Not wearing seat belts is a deadly decision
Throughout the past five years, accidents involving vehicles insured by Church Mutual Insurance Company resulted in the deaths of 44 people. Reports show that many of those who died were not wearing seat belts.
Unfortunately, this is not a new trend. According to the National Highway Traffic Safety Administration (NHTSA), each year, 52 percent of those involved in a fatal vehicle accident were not wearing their seat belts.
Additionally, the NHTSA also reports that three of five people killed in auto accidents would have survived their injuries had they been wearing a seat belt. Using this formula, the majority of those killed in accidents involving Church Mutual customers would have lived had they buckled up.
Couple the fatalities with the many serious injuries that were sustained because of the lack of seat belt usage and it uncovers a troubling problem that can easily be eliminated.
Don't encourage seat belt usage — demand it
We've all heard the excuses for not wearing a seat belt — "It's uncomfortable," "It's a hassle," "I just don't remember." These are far from valid reasons.
Rules of the road
- Require all drivers and passengers to use seat belts.
- Establish a policy stating that the vehicle will not be started until everyone has buckled up.
- To ensure proper distribution of force, the lap belt should be positioned across the upper thighs, and the diagonal belt should go across the chest. The belts should fit snugly.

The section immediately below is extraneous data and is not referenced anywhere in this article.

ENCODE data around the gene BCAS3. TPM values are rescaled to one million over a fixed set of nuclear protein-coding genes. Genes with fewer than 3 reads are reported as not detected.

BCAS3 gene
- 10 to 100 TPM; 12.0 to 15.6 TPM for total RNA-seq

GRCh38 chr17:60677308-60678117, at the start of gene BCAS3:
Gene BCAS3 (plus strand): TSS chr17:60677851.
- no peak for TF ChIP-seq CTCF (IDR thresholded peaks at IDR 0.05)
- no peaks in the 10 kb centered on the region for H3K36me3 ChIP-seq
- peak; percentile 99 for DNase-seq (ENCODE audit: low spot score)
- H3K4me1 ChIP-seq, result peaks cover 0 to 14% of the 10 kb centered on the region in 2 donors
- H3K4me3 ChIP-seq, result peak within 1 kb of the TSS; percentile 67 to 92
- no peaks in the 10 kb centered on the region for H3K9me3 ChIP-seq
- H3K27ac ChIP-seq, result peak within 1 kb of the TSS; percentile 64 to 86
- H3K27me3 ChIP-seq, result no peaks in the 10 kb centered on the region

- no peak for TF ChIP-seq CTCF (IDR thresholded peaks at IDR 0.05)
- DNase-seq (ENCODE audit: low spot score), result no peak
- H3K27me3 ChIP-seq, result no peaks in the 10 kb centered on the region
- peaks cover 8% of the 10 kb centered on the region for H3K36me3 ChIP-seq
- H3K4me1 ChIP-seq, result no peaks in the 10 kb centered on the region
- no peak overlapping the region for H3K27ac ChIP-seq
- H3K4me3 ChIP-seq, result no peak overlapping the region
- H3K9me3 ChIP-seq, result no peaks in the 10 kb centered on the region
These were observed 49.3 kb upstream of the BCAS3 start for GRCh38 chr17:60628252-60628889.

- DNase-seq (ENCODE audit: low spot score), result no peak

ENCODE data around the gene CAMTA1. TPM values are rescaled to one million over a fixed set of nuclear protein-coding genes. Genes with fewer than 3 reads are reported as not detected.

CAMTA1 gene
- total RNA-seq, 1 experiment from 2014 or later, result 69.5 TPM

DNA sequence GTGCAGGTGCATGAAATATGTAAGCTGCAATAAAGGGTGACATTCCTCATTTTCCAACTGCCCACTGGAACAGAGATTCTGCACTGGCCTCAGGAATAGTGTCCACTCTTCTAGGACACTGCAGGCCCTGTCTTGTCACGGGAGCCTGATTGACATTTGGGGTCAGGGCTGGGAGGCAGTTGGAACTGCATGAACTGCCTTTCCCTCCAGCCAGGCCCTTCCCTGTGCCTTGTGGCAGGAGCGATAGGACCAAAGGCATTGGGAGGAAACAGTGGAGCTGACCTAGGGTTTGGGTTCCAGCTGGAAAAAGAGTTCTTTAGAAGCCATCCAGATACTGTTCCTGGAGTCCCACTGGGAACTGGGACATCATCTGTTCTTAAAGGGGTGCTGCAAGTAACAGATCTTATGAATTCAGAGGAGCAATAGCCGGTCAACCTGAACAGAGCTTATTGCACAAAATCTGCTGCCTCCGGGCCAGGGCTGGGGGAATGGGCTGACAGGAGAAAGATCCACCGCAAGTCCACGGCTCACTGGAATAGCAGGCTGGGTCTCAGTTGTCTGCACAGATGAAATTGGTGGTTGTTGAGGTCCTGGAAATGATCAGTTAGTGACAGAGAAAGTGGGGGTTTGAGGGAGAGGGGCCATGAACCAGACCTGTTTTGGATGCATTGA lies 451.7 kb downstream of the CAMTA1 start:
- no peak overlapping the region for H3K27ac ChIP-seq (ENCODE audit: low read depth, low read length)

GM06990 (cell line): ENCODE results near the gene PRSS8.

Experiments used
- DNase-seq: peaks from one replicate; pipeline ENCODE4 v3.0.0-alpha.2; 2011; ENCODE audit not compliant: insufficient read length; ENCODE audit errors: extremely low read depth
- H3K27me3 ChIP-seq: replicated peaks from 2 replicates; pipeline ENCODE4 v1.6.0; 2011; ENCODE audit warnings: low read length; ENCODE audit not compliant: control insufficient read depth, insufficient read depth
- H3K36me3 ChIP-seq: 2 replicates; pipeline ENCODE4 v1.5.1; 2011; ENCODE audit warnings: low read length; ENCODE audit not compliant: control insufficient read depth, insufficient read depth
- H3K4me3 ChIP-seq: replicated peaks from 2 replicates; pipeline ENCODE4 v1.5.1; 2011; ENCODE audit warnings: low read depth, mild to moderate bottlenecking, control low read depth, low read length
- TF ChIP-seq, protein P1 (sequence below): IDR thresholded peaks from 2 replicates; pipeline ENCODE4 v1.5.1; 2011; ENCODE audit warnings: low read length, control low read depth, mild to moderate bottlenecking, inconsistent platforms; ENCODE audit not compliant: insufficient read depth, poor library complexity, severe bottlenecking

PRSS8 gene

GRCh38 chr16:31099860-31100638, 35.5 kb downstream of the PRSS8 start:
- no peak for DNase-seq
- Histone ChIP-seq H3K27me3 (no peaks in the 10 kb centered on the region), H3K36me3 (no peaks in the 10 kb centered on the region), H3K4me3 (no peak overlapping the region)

- Never slip the diagonal belt behind your body. The lap belt alone will not prevent you from being thrown forward and possibly ejected from the vehicle. Many of those killed were ejected from their vehicle.
- Always put passengers 12 years old and younger in the rear seats. This is especially important if the vehicle is equipped with air bags.
- Inspect the seat belts on a regular basis. Make sure there are no frayed edges or cuts on the belts and the locking mechanism works properly. If seat belts are adjustable, inspect that function also.
For more information on overall transportation safety, ask your Church Mutual representative for The Road to Safer Transportation booklet and video and Church Mutual's Driver's Checklist. You also can order these on our website.
How seat belts work
- A typical seat belt consists of both a lap and shoulder belt, tightly secured to the car frame.
- Seat belts are aimed to spread the stopping force amongst the relatively sturdy parts of the body, the rib cage and the pelvis, and restrain the passenger from forward motion.
- Crumple zones assist the seat belt in lightening the blow of force to the passenger by collapsing upon impact with an obstacle, rather than the entire car slamming to an abrupt stop at once.
For a complete collection of the Risk Alert series, click here.